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Thursday, 10 April 2014

Unit 1: Elasticity revision notes

Our normal laws of demand suggest that as prices increase demand decreases whilst firms attempt to supply more (with the opposite happening as prices decrease). The concept of elasticity extends this understanding by asking the question ‘by how much does demand and supply change?’

What do I need to know?

1 The definitions of each elasticity
2 Each elasticity formula and confidence in using them and making calculations
3 How to draw the diagrams for curves with different price elasticity
4 The determinants of price elasticity of demand (PED) and price elasticity of supply (PES)
5 Examples of how elasticity can influence the scale of changes in demand and supply and prices

6 Why elasticity is important for businesses and when the government intervenes in markets

Wednesday, 9 April 2014

Unit 4: The Arguments FOR 'Brexit' (Leaving the EU)

I hate the term 'brexit', but looks like it's here to stay. Please find below some economic arguments for the UK to leave the EU. Useful for evaluation when looking at costs/benefits of membership.

1. Britain could join the European Free Trade Association (EFTA) to avoid bureaucratic burdens on business linked to Britain's membership of the EU, saying it could position itself as somewhere between Switzerland and Turkey, neither of which are EU member states.

2. There would be significantly fewer regulations, coupled with greater trade with emerging economies, could provide a real boost for Britain's economy.

3. UK could reallocate the money it saved on contributions to pay down its deficit to enjoy a 10-billion pound surplus.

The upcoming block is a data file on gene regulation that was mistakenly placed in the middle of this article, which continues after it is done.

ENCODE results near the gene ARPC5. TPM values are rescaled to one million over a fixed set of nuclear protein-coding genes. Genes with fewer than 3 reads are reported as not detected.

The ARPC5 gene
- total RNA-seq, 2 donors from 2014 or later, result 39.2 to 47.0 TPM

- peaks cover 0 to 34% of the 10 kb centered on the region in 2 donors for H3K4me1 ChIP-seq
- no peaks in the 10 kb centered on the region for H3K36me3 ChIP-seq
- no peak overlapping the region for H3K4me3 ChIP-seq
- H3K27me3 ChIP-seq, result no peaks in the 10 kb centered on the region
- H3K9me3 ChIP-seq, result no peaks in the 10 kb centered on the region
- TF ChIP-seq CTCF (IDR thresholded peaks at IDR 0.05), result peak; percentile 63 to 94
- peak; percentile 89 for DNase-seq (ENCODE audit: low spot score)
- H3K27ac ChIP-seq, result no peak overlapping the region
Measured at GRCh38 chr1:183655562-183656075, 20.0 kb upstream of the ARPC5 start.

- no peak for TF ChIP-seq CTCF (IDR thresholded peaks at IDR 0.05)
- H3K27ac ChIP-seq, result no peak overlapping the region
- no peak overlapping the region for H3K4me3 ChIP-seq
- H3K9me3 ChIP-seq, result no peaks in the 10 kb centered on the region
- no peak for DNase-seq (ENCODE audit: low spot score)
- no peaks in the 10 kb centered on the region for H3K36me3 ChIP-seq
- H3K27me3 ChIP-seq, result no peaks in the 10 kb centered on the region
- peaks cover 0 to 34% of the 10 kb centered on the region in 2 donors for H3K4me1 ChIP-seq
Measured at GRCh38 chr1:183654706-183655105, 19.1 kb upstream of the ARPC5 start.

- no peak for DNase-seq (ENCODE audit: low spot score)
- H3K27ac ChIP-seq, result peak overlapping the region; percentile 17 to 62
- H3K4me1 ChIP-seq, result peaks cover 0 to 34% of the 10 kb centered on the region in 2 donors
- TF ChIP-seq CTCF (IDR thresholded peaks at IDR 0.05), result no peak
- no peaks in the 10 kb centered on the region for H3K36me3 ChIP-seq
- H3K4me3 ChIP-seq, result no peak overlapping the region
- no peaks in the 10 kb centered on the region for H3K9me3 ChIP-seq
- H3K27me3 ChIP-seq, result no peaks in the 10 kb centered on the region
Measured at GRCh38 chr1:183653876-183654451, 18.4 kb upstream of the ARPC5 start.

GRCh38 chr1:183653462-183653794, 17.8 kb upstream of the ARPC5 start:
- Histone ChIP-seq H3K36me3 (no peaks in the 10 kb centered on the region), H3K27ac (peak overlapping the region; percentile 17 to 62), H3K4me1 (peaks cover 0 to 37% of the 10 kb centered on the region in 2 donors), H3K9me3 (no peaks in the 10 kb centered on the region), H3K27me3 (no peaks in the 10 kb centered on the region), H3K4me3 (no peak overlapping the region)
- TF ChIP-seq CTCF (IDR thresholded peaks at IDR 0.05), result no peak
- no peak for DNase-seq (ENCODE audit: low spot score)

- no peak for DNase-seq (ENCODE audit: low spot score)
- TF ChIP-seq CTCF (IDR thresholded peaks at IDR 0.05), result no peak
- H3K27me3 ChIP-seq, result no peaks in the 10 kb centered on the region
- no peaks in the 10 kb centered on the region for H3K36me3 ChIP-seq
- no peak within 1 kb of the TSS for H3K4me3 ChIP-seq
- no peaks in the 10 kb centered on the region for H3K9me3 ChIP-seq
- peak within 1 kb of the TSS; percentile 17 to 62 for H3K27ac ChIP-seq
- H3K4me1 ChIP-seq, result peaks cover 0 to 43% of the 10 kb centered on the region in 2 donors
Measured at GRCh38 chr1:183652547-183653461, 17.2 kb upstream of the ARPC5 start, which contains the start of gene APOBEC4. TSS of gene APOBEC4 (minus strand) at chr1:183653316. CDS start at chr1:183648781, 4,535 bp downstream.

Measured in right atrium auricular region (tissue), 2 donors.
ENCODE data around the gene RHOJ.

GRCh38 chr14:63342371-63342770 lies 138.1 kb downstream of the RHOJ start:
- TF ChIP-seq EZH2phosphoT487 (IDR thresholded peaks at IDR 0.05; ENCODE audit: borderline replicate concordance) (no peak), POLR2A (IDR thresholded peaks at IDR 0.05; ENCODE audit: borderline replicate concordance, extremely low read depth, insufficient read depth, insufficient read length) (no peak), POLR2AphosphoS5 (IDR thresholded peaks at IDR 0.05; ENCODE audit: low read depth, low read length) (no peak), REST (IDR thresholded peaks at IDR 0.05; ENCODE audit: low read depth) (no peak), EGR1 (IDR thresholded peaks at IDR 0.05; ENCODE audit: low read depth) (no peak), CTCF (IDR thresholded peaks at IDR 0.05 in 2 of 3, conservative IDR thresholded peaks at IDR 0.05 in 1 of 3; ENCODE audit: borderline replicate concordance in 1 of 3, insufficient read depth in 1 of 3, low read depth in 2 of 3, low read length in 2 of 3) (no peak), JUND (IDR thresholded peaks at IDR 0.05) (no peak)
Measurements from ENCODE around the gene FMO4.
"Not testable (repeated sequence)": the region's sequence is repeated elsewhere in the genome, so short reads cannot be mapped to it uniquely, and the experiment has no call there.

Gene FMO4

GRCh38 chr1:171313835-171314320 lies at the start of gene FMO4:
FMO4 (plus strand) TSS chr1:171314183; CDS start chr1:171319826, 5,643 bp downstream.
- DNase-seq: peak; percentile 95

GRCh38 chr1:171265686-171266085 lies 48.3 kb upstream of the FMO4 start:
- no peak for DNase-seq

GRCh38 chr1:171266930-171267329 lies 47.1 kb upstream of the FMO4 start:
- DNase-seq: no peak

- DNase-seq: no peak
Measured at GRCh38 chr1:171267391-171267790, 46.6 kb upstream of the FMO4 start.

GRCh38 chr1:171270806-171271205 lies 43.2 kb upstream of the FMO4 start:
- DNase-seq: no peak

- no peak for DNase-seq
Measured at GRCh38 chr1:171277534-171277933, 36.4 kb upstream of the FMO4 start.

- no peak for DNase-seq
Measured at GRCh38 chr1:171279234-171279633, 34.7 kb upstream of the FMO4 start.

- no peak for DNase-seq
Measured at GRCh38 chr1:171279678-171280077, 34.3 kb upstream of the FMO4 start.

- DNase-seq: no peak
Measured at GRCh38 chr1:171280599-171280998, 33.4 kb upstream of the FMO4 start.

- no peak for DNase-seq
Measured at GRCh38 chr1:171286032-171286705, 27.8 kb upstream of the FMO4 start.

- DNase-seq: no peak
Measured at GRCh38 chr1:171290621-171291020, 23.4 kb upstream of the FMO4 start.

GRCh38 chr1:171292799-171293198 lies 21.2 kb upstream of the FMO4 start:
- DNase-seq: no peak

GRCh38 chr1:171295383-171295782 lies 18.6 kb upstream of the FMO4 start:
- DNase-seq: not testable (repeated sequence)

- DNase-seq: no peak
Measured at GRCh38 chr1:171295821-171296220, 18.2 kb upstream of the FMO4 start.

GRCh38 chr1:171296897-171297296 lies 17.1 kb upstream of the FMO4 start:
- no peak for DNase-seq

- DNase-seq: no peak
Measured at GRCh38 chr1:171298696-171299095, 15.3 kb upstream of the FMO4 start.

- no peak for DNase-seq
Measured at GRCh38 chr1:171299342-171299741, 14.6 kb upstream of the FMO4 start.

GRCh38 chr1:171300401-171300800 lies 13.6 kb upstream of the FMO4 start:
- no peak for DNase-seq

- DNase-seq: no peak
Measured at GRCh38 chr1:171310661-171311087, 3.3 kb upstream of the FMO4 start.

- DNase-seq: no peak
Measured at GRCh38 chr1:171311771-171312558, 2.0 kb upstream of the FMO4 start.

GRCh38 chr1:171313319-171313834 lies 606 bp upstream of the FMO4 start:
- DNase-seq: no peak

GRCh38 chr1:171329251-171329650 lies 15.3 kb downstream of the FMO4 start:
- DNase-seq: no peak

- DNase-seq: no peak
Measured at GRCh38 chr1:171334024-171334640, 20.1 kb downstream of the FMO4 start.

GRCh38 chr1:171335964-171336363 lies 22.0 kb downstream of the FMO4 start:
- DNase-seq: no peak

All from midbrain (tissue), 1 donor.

4. It would maximise the potential for an open, prosperous and globally engaged UK.


5. Economic incentives from an EU exit would include a reduction in the rate of corporation tax, the creation of special economic zones in poorer regions, and a rise in the research and development tax credit for new investors.




Tuesday, 8 April 2014

Unit 3: The 'Big 4' lose market share to cheap (& expensive) alternatives

I just read this very timely article about the supermarket industry. Discount and premium supermarket chains have continued to increase their market share at the expense of the main UK supermarket chains, research firm Kantar Worldpanel has said.

This provides many points for analysing and evaluating the nature of competition in oligopolistic markets.

Q What does this suggest for the way the market competes and how significant this competition is?






Monday, 7 April 2014

Unit 4: Corruption and Economic Growth - Nigeria

Two interesting articles here regarding Nigeria. This one discusses the extent of corruption in Nigeria and how it could hamper economic growth. (Thanks to Aadil for finding)

However, this article discusses how Nigeria has become the biggest economy in Africa, overtaking one of the BRICS.

Useful for evaluation. ie Corruption could/should hinder economic growth, however, in the case of Nigeria, it does not seemed to have hindered growth too much....possibly at the expense of income distribution.




Friday, 4 April 2014